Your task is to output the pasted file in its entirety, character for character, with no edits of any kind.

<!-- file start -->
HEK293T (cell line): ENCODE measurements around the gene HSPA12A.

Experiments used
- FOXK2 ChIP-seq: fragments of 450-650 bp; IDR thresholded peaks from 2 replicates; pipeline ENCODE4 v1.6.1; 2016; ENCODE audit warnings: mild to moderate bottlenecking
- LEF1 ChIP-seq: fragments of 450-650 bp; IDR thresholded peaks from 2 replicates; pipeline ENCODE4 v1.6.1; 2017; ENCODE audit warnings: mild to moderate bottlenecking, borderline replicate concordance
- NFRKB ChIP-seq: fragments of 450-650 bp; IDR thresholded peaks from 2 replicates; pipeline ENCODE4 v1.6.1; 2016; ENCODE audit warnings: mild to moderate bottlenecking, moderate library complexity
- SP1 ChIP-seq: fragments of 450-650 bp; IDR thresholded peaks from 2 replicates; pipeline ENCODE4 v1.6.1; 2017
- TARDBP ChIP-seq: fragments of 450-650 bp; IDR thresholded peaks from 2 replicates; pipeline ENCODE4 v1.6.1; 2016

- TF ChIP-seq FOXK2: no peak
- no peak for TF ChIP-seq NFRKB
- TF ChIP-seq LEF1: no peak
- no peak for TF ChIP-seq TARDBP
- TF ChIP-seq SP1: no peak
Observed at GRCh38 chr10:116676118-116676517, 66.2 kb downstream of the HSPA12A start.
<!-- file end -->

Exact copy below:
HEK293T (cell line): ENCODE measurements around the gene HSPA12A.

Experiments used
- FOXK2 ChIP-seq: fragments of 450-650 bp; IDR thresholded peaks from 2 replicates; pipeline ENCODE4 v1.6.1; 2016; ENCODE audit warnings: mild to moderate bottlenecking
- LEF1 ChIP-seq: fragments of 450-650 bp; IDR thresholded peaks from 2 replicates; pipeline ENCODE4 v1.6.1; 2017; ENCODE audit warnings: mild to moderate bottlenecking, borderline replicate concordance
- NFRKB ChIP-seq: fragments of 450-650 bp; IDR thresholded peaks from 2 replicates; pipeline ENCODE4 v1.6.1; 2016; ENCODE audit warnings: mild to moderate bottlenecking, moderate library complexity
- SP1 ChIP-seq: fragments of 450-650 bp; IDR thresholded peaks from 2 replicates; pipeline ENCODE4 v1.6.1; 2017
- TARDBP ChIP-seq: fragments of 450-650 bp; IDR thresholded peaks from 2 replicates; pipeline ENCODE4 v1.6.1; 2016

- TF ChIP-seq FOXK2: no peak
- no peak for TF ChIP-seq NFRKB
- TF ChIP-seq LEF1: no peak
- no peak for TF ChIP-seq TARDBP
- TF ChIP-seq SP1: no peak
Observed at GRCh38 chr10:116676118-116676517, 66.2 kb downstream of the HSPA12A start.